PSEi to reclaim 7,000-8,500 territory in 2017


    WITH US President-elect Donald Trump in the picture, as well as Philippine President Rodrigo Duterte and his shoot-from-the-hip style of leadership, expect the stock market in Manila to continue to reflect a volatile trading environment in 2017.

    The silver lining? Well, Duterte’s economic managers may somehow deliver on their avowed commitments to keep the economy churning and growing at a more-than-respectable pace of 7 to 8 percent.

    The Philippine Stock Exchange (PSE) is forecasting a 7,000-8,500-point trading range for the benchmark PSEi this year, largely depending on the policies and pronouncements Trump and Duterte will make in the year ahead.

    Aside from the catalysts from political leaders, other factors that are bound to move the market are the three interest rate hikes in the US expected this year and the tailwind from the Brexit vote, PSE Chairman Jose Pardo and President Hans Sicat said.

    A trader blows a horn as he joins other traders in celebrating the last day of trading in front of a giant electronic board at the Philippine Stock Exchange in Manila on December 29, 2016. AFP PHOTO

    A trader blows a horn as he joins other traders in celebrating the last day of trading in front of a giant electronic board at the Philippine Stock Exchange in Manila on December 29, 2016. AFP PHOTO

    The wide 1,500-point trading range forecast has evolved from the standpoint that the political, financial and economic ramifications of what would dominate the market are quite difficult to see at this point in time, Sicat said.

    2017 marks a new twist
    “2017 will start off being a highly volatile year. I think we’ll figure out how events will develop in January and February before one can give a more educated guess as to where the market will be,” he said.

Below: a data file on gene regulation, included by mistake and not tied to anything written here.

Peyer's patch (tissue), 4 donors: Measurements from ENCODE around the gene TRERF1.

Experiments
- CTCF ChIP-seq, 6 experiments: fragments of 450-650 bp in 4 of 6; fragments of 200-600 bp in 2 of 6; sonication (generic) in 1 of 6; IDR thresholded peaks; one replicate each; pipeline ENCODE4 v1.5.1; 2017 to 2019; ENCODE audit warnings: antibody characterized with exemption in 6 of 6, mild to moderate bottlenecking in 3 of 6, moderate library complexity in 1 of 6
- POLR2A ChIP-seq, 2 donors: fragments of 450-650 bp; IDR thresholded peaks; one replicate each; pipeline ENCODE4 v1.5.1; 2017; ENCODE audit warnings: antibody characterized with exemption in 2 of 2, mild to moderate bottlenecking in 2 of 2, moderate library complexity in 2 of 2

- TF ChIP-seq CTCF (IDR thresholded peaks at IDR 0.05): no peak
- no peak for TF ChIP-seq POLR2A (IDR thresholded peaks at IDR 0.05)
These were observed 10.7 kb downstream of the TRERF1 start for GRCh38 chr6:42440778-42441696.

“It’s very different from previous years, when you’d have an idea where, let’s say, governments and maybe even global central banks were signaling very clearly what they would do, Sicat said.

    “The world, for example, two years ago, was talking about quantitative easing. Now, you don’t know which side is going to win this debate and that’s the biggest challenge,” he added.

    Sicat cited the South China Sea row and the issues between China and the Philippines as the main market drivers in the early part of 2016.

    The PSE officials expect the daily value turnover in 2017 to hit P8.2 billion on average, higher than the P7.81 billion recorded in 2016.

    An optimistic view
    Still, it behooves the PSE leadership to view the whole of 2017 with optimism. The officials said they fully support the policies of the Duterte administration.

    Pardo said for Duterte, the challenges ahead are the hard ones – the reforms that are difficult but need to be done, because he has the political will. The challenge for the PSE is how to get local investors to grow their money in the stock exchange,” he said.

    “We, in the PSE, believe in him, in his policies and his economic team, that they will do good. It will be a more exciting Philippines ahead,” Pardo added.

    The market went through unexpected and extensive drawbacks in 2016. There was Brexit, as well as the US interest rate hike later in the year that was, the uncertainties in the economic policies of the Duterte administration, which appeared more focused on its war on illegal drugs, and the Trump victory in the US presidential race, accompanied by market jitters regarding his protectionist stance.

    The PSE saw four companies debuting in 2016, against the government’s ambitious target of launching 10 initial public offerings.

    Golden Haven Memorial Park Inc. raised P778 million from its IPO in June, Cemex Philippines Holdings Corp. made P25 billion in July, Pilipinas Shell Petroleum Corp. got P18.425 billion in November, and Shakey’s Pizza Asia Ventures Inc., P3.96 billion in December.


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